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KGDB: Kernel GDB

This document is for 2009R1 and newer releases.

KGDB is an in-kernel GDB stub that allows you to do source-level debugging of the kernel.

Debugging via UART

By default, KGDB communicates through a UART with a GDB client running on your host.

Since people often times only have 1 UART available on their system, KGDB will not take over the UART by default. This allows people to switch between KGDB and using the UART like normal.

To signal KGDB that you wish to start debugging with it, you send the SYSRQ command “g”. This causes the kernel to trap into debug mode and wait for a GDB connection. You can then hook up a GDB client.

Configuring

If you want to do source level debugging over UART, configure the kernel.

make linux_menuconfig

The KGDB options will be found under the Kernel Hacking section. Select pointer address check as well.

  Kernel hacking --->
    [*] Kernel debugging
    [*] KGDB: kernel debugging with remote gdb  --->
      --- KGDB: kernel debugging with remote gdb
      <*>   KGDB: use kgdb over the serial console

Don't forget to change the mode of Blackfin serial driver to PIO (not DMA). You have to enable the UART port, which you plan to connect the GDB client to. For example, if you want to run console on UART0 and connect GDB to UART1, enable both UART0 and UART1.

  Device Drivers  --->
    Character devices  --->
      Serial drivers  --->
        <*> Blackfin serial port support
        [*]   Console on Blackfin serial port
              UART Mode (PIO mode)  --->
        [*]   Enable UART0
        [*]   Enable UART1

Don't forget to unselect watchdog timer. Otherwise, kernel may be reset in debug mode.

  Device Drivers  --->
    Character devices  --->
      [*] Watchdog Timer Support  --->
        < >   Blackfin On-Chip Watchdog Timer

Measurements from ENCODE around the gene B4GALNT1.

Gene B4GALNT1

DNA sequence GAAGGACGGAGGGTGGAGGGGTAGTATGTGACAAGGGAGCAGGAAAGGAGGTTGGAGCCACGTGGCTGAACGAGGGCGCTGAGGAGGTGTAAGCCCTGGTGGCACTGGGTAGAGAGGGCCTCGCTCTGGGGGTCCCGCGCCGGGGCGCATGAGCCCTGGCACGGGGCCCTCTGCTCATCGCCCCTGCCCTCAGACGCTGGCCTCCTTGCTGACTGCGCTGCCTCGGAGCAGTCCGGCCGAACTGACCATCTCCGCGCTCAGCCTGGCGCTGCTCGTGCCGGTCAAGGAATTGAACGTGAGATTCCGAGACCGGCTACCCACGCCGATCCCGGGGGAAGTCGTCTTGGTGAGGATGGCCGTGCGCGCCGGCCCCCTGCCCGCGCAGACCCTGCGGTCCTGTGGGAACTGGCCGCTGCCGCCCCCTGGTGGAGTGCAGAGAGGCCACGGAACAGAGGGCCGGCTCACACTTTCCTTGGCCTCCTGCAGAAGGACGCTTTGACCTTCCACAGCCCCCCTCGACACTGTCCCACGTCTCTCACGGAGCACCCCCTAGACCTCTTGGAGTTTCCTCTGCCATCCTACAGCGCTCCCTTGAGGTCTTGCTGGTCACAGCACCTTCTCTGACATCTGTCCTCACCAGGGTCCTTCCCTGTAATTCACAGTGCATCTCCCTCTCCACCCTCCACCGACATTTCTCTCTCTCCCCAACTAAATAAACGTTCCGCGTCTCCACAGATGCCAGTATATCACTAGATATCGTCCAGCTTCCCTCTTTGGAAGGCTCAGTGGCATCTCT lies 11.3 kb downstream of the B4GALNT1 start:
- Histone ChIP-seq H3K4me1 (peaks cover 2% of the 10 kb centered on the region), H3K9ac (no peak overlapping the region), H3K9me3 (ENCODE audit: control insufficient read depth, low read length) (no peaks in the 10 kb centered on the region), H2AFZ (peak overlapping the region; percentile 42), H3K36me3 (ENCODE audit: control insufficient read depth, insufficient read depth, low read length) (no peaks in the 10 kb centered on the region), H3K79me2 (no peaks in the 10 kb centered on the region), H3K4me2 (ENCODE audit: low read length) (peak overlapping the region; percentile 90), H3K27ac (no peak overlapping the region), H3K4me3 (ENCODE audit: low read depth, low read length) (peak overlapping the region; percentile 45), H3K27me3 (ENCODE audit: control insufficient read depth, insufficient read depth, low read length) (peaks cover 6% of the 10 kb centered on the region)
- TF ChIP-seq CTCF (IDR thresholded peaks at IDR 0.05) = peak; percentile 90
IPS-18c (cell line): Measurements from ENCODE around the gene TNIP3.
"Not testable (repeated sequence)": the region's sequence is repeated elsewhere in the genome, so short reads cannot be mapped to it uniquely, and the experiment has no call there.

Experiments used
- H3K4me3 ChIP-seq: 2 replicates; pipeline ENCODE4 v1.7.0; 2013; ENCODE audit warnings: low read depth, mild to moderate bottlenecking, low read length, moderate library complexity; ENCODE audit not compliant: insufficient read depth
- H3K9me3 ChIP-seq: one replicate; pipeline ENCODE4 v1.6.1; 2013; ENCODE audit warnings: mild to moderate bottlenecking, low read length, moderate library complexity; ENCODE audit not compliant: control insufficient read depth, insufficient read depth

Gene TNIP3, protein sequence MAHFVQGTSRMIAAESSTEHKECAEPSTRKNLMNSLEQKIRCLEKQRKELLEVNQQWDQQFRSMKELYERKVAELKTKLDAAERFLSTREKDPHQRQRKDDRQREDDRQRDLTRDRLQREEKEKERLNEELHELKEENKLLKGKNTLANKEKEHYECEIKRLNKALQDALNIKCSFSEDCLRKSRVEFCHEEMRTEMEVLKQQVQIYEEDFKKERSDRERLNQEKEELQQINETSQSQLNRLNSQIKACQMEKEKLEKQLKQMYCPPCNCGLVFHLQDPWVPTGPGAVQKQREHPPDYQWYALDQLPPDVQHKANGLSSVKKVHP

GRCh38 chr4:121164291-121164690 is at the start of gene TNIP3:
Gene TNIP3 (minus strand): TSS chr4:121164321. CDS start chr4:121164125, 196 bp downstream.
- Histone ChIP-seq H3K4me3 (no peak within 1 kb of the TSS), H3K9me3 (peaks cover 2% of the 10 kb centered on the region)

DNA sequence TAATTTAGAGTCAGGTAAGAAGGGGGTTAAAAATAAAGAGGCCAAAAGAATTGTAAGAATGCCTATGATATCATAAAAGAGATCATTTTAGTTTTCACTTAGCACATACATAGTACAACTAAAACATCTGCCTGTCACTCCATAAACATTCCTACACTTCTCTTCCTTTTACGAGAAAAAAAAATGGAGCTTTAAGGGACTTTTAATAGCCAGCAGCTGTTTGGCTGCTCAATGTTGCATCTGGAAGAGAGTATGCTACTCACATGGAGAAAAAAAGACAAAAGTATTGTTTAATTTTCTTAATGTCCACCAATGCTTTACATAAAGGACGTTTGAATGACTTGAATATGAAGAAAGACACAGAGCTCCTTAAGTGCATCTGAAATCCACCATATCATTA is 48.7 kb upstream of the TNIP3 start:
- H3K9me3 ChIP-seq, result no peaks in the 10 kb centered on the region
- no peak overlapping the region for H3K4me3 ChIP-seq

Modify the kernel command line

Add “kgdboc=ttyBF0,57600n8” or “kgdboc=ttyBF1,57600n8” to kernel command line to tell kernel which UART device should be used for KGDB.

if you want connect to kgdb when kernel booting. add “kgdbwait” to kernel command line.

Boot the KGDB Kernel

Boot the kernel Image.

Finally, wait for gdb connection by sending SYSRQ command “g”. (In minicom, you should enter “Ctrl+a f g” in sequence.)

Connect the Debug Host to the Target

Start GDB as for the KGDBoe session Issue the following commands at the gdb prompt

# Set the baud rate in GDB 
(gdb) set remotebaud 57600

# connect to the target
(gdb) target remote /dev/ttyS0

Debugging Kernel over Ethernet

KGDB also support debugging over ethernet on blackfin.

This allows the “normal” operation of the ethernet interface to be taken over by gdb. Selected UDP ports are then used to communicate between gdb operating on a host system and a gdb stub or server working on the target system

To set the system up you need to do the following

  • Patch the Kernel with kgdboe patch
  • Configure the kernel to build in KGDB
  • Modify the kernel command line
  • Start the Kernel
  • Start GDB on a development host
  • Connect to the target
  • Debug away

There are some advanced time saving gdb scripts, which can be used with kgdb. Check out the gdb snippets section.

Patch the kernel

A patch is available to add KGDB to the kernel.

Follow these instructions to apply the patch:

$ cd uClinux-dist/linux-2.6.x
$ patch -p0 < ../bfin_patch/kgdb_patch/kgdboe_bfin_linux-2.6.x.patch 

Configure The Kernel for KGDB

Once this patch has been applied, configure the kernel.

make linux_menuconfig

The KGDB options will be found under the Kernel Hacking section.

  Kernel hacking --->
    [*] Kernel debugging
    [*] KGBD: kernel debugging with remote gdb
      [*] KGDB: Over Ethernet

Then exit the Kernel Configuration system and save the selected options.

Modify the kernel command line

When the kernel boot the command line is passed into the kernel from u-boot in the “bootargs” environment variable or the Kernel command line can be compiled in to the kernel if required.

To trigger KGDBoe the command line is.

kgdboe=@target-IP/,@host-IP/

For example

kgdboe=@192.168.1.200/,@192.168.1.1/

This will connect the kgdb running on the target (the Blackfin board) at 192.168.1.200 to the host development system (where you compile things) at 192.168.1.1

  • The default host mac address will be used
  • The target will receive GDB messages on UDP port 6443
  • The target will send GDB messages on UDP port 6442

To compile this command line into kernel, select:

Blackfin processor options --->
      Board customizations --->
          [*] Default bootloader kernel arguments
          (console=ttyBF0,57600 kgdboe=@192.168.1.200/,@192.168.1.1/) Initial kernel command string

Boot the KGDB Kernel

Connect your terminal emulator to the serial port and boot the kernel image. The target system's IP address will need to be configured using ifconfig.

/> ifconfig eth0 192.168.1.200